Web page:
December is considered to the “holiday season” of the western world, but we Indians are not far behind you in that aspect. With the oncoming of one of the most important festivals South India this January, I thought I might as well give my readers a taste of Indian Culture by telling you a little about Sankranti. Considering that agriculture is the heart of Indian industry, it is no surprise that this harvest festival is important to a majority of the population of the country.

The festival mainly consists of a four day procession


This is the day when everyone collects old belongings and burns them in public, signifying realization and the push away of bad habits. In addition, infants and young children are showered with fruits which is said to ward off the “evil eye.”

Makara Sankranti

It is the day when we pay tribute to our ancestor by offering food, flowers, and clothes. Everyone celebrates with family and friends, wearing new clothes. They also make beautiful and ornate drawings and patterns on the ground with chalk or flour, called “muggu” or “Rangoli” in Telugu, in front of their homes. These drawings are decorated with flowers, colours and small hand pressed piles of cow dung, called “gobbemma (గొబ్బెమ్మ)”.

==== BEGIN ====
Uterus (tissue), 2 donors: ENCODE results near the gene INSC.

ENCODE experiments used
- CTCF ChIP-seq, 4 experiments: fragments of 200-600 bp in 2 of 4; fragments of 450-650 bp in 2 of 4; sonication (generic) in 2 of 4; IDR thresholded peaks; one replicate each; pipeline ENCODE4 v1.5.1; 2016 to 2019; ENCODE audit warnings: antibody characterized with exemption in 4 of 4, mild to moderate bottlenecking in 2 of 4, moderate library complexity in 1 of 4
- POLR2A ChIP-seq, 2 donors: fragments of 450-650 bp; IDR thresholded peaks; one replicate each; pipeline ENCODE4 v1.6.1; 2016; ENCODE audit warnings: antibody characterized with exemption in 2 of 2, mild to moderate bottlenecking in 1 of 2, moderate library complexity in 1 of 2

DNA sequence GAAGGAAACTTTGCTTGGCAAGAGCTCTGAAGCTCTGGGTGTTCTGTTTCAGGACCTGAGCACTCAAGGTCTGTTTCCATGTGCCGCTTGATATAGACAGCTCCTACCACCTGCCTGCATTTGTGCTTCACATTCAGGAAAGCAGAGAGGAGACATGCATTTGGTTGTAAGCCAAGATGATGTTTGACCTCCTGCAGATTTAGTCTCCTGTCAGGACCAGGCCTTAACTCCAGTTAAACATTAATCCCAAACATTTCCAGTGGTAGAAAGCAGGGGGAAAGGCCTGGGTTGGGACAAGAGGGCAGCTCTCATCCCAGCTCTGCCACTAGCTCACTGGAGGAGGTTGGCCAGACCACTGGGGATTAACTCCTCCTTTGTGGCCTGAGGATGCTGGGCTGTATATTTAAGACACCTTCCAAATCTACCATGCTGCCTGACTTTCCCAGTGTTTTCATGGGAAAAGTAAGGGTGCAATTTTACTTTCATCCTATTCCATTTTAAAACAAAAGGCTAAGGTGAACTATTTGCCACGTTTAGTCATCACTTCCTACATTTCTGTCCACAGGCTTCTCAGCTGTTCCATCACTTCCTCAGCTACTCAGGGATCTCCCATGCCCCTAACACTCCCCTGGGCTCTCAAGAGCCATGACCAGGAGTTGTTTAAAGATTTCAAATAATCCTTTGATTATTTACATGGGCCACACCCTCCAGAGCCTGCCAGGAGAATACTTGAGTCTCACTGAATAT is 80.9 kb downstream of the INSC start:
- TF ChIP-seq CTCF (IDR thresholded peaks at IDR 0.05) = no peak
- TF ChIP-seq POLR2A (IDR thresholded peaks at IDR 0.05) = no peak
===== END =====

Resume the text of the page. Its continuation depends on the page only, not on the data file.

This is the day of feasting , dedicated to the re-union of the family, which is why traveling is considered inauspicious on that day. Various rice dishes, and flour sweets are prepared and distributed among family members. Animals in particulars and treated with pooja and are revered.

Fourth day is called Mukkanuma (ముక్కనుమ) which is popular among the non-vegetarians of the society. On this day, Farmers offer the prayers to the elements like soil, rain, fire for helping the harvest, and the village goddesses with their gifts which sometimes  include animals.

Throughout the month, we see the sky dotted with kites – kites of all colors dance in the air. In fact the most famous public event in my home town, Hyderabad, is the kite festival and competition, in which people from the entire world compete in.

On this holiday season, I wish all my reader across the world a very, very HAPPY SANKRANTI.




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